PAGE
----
2B – Soph #7 Brett Johnson (LH – .286/.384/.429, 2-12-0 in 63 AB’s) and JC transfer #4 Josh Gonzales (RH) will be battling to see who will take over for two year starter Jerome Pena, who was 1st team All MWC both seasons. Johnson has been converted to 2B and started 19 games in 2011 at 1B and DH so he would be starting to try to put more power in the lineup. He went 1-3 in the Sunday game against Fullerton. Gonzales hit .295 as a FR at Houston Baptist before transferring to San Jacinto, one of the best JC’s in the country, and he hit .350 last season and was an all-conf selection. He is a solid defender and has good speed. Johnson went 0-6 and hit sixth in the first two games and Gonzales went 1-4 and hit second on Tuesday.

SS – There has also been a battle for playing time at the other middle infield position between FR #26 Keaton Jones (RH) from Laguna Beach and FR #2 Derek O’Dell (LH) to find the replacement for three year starter Taylor Featherston, who was 1st team All-MWC the last two seasons. O’Dell is a good athlete who was a 42nd round draft pick and has some pop in his bat but is still a work in progress. Jones was known more for his pitching in HS and has a good arm. He went 2-9 with an RBI double and hit ninth in the first three games.

3B – JR Davy Wright (RH – 2-16 last season and .195 in 41 AB’s in 2010) has only started nine games over the last two seasons but will be pressed into duty for at least the first month of the season due to an injury to JR #35 Janzen Witte (RH – .331/.400/.469, 4-31-7. ’10 – .374/.425/.552, 4-39-2), who was 1st team All MWC and was in the top ten in the conf in R, H, RBI, TB, 2B and BB. Wright went 1-6 with 4 BB and a HBP and hit eighth in the first three games.


As inexperienced as TCU is in the infield, they are much more experience in the outfield with both of their corner OF’s returning along with a part-time starter taking over in CF.

LF – SR #38 Jason Coats (RH – .325/.403/.518, 5-56-8. ’10 – .361/.403/.617, 13-69-8. '09 – .316/.393/.518, 6-32-2) is a dangerous hitter who was 1st team All-MWC the last two seasons after starting as a FR. He was in the top ten in the MWC in R, H, 2B, 3B, HR, RBI and TB. Coats absolutely wore out Fullerton’s pitching staff on his previous visit to Goodwin Field when he went 8-14 with 2 HR and 3 RBI but was only 2-10 against the Titans last season and is 14-35 in his career against Fullerton. Coats poor series against Fullerton was part of his cold start due to adjusting to the new BBCOR bats and pressing while trying to improve his draft status as he went 4-33 to start the season before rebounding to hit .402 in MWC games. He was drafted in the 12th round but decided to return to school and is projected to be drafted around the 5th-6th round in June. Coats is among the national leaders in career H, R, 2B, RBI and TB and figures to end up among the school leaders in those categories as well as in HR’s. He takes a big cut when he gets the chance to but he works counts and had a solid 25/34 BB/K ratio in 2011. Coats went 3-11 with 2 RBI in and hit third in the first three games.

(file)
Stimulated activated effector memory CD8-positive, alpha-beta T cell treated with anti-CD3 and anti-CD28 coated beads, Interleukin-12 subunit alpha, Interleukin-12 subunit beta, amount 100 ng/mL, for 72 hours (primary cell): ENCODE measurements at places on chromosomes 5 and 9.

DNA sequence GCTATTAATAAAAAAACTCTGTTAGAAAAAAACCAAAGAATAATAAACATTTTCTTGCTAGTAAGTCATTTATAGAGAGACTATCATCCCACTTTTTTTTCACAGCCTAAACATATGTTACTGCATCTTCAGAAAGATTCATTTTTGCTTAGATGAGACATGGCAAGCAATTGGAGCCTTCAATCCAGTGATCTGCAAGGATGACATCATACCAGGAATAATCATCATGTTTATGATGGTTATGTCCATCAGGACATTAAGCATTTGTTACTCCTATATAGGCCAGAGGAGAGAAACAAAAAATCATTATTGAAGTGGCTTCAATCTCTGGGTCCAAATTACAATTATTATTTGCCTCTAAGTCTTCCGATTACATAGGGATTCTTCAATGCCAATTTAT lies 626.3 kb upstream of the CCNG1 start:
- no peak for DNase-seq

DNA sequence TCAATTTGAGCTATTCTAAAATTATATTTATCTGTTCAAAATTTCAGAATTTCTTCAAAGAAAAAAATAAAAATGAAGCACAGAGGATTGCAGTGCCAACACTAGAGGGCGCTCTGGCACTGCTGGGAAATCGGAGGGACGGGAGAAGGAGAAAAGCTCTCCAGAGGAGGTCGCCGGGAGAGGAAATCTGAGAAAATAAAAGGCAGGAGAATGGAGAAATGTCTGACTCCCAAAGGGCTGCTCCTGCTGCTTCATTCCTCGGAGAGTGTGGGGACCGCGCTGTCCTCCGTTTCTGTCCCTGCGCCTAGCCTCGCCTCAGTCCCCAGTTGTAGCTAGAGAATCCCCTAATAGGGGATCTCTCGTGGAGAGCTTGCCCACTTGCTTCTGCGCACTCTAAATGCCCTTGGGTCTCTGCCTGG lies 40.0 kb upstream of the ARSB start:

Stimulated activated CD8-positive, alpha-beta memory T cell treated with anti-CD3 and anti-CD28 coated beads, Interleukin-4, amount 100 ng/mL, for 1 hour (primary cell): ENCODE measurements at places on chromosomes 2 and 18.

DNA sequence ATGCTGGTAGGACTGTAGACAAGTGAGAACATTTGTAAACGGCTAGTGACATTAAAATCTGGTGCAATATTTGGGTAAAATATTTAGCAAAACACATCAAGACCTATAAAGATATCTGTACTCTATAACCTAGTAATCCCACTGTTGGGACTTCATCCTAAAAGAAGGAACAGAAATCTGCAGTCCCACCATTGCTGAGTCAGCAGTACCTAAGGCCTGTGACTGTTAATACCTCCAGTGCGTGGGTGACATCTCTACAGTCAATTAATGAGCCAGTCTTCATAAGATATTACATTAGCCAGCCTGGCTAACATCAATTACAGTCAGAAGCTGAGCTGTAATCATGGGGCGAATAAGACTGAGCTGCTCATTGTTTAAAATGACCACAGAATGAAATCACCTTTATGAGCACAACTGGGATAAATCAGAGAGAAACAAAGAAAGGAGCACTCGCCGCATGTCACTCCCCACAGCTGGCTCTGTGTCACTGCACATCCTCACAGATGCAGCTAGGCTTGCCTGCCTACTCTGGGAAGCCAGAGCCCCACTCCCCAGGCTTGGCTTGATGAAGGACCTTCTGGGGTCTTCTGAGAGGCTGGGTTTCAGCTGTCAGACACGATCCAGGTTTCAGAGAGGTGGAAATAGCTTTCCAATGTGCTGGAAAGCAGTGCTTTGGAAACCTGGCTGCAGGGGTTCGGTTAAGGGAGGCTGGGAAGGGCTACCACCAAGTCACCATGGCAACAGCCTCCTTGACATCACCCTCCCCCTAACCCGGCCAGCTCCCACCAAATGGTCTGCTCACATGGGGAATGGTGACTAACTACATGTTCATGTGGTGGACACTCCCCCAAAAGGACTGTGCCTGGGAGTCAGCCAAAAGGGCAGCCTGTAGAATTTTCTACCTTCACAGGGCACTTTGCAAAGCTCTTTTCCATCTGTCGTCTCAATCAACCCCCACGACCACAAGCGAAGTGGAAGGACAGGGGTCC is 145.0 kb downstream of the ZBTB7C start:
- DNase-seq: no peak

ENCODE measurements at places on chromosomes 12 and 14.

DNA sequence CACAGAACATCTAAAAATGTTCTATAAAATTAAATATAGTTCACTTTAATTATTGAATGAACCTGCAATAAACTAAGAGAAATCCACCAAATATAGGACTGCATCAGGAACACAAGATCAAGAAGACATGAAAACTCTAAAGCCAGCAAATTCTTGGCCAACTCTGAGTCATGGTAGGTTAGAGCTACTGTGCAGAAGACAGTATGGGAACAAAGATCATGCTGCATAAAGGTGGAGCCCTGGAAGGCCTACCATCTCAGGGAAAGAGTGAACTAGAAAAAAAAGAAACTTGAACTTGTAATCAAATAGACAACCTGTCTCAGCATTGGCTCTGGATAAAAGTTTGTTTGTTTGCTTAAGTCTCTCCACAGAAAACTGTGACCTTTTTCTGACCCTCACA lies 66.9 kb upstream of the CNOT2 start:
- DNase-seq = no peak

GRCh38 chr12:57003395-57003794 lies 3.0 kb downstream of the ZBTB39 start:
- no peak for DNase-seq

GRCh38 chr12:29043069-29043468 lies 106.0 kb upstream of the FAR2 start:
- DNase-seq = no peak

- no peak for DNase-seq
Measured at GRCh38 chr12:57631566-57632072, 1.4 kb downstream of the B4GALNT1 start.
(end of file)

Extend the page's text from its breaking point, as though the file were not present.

CF – JR #1 Kyle VonTungeln (LH – .267/.363/.384, 0-11-8 in 86 AB’s. ’10 – .236/.364/.324, 0-16-3 in 89 AB's) has been one of the fastest runners on the team the last three years and has been a part-time starter in CF and RF. He hasn’t been able to crack into the lineup on a regular basis until this season due to being inconsistent at the plate and not being able to put everything together. VonTungeln is 3-22 in his career against Fullerton. He went 3-12 with 2 RBI in the first three games and hit second in both games against Ole Miss before leading off at Baylor. VonTungeln is projected to be drafted in the teens in June.

RF – SR #5 Brance Rivera (RH – .324/.411/.512, 7-36-14. ’10 – .342/.404/.481, 6-28-9) didn't play much as a FR (32 AB’s) and cracked into the lineup in the middle of 2010 and got scorching hot and hit .471 with a .736 SLG %, 6 HR and 21 RBI in MWC games to be named 1st team All MWC. He followed that up last season by finishing in the top ten in the MWC in R, H, 2B, TB, SLG and TB and was a 2nd team All-MWC selection. Rivera is a very good bunter and was 2nd in the MWC and led the team with 12 SAC's. He is the leadoff hitter and has good speed, leading the team in SB’s last season. Rivera has trouble making contact and led the team with 58 K’s in 2011. He is 5-13 in his career against Fullerton. Rivera went 2-6 with 2 BB in the first two games and sat out Tuesday’s game with a sore hip.

DH – SR # 23 Zac Jordan (RH – .303/.333/.508, 4-24-4 and .273 in 44 AB's in 2010) started a few games in the OF last season but was usually the DH when he was in the lineup. He doesn’t usually see too many pitches because he goes up there hacking and only walked six times last season. Jordan got off to a good start before slumping and only hitting .196 in MWC games. He went 0-10 in the first three games and played RF on Tuesday. Jordan hit fifth in both games against Ole Miss and batted sixth at Baylor.